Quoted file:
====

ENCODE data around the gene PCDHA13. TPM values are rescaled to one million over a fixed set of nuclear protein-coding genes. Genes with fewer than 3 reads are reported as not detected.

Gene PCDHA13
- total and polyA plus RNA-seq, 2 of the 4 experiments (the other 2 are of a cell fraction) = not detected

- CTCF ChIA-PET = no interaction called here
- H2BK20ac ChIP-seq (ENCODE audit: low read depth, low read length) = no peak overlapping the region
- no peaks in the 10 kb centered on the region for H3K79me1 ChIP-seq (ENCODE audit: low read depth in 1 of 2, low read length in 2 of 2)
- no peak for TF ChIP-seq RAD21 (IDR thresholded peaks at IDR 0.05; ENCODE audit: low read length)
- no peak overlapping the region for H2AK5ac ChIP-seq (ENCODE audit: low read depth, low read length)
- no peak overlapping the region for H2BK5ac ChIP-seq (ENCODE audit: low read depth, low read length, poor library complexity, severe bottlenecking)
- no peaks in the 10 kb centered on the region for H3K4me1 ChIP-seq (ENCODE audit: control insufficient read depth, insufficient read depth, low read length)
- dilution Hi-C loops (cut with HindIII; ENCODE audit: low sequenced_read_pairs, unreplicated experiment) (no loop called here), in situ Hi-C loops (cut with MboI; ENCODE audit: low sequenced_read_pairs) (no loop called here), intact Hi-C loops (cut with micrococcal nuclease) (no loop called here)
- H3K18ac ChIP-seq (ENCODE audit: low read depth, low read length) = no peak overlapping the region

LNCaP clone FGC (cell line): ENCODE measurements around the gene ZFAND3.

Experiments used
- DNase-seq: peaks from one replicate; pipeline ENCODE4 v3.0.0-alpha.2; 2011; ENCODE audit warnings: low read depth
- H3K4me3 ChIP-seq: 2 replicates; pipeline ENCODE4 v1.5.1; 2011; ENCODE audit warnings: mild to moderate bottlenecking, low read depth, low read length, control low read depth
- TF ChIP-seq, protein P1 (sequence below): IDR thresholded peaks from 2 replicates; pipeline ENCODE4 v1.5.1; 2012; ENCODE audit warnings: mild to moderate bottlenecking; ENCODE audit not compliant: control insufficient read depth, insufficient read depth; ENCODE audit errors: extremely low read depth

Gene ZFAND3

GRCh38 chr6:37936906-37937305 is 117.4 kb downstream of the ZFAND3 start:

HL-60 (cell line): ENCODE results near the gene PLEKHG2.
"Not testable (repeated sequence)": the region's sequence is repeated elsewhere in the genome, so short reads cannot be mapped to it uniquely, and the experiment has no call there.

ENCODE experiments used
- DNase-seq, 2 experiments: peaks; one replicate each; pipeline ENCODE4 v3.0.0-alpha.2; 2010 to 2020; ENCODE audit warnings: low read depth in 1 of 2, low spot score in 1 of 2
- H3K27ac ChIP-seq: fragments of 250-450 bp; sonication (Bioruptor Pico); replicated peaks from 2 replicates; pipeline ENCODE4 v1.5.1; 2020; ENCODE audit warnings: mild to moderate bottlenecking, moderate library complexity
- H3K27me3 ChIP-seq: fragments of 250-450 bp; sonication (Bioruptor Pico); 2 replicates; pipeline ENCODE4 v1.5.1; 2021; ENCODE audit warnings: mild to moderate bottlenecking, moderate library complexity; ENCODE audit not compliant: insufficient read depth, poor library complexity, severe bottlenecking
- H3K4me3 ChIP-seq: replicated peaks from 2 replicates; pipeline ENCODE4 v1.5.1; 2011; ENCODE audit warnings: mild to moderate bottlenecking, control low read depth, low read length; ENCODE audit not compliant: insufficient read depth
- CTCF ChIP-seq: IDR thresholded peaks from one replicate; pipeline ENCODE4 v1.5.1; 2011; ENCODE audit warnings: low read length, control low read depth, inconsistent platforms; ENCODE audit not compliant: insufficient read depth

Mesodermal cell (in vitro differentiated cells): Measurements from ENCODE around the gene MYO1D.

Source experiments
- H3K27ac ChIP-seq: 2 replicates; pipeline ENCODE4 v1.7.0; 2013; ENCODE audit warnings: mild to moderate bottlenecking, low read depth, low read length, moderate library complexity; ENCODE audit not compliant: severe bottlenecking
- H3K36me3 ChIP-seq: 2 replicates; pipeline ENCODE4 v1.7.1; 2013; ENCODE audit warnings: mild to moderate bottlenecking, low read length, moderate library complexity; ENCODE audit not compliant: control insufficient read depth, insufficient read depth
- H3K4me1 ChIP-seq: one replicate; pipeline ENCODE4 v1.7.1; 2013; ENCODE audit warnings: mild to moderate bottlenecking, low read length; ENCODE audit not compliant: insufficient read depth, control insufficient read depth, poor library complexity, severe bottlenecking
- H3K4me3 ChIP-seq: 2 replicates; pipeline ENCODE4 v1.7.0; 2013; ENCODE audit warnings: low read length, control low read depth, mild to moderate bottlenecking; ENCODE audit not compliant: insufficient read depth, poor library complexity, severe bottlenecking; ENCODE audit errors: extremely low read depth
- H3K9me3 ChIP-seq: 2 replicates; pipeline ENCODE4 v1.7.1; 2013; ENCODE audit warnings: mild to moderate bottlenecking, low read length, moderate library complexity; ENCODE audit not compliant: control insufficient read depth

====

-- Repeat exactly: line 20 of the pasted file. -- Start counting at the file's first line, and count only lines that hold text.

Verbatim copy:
HL-60 (cell line): ENCODE results near the gene PLEKHG2.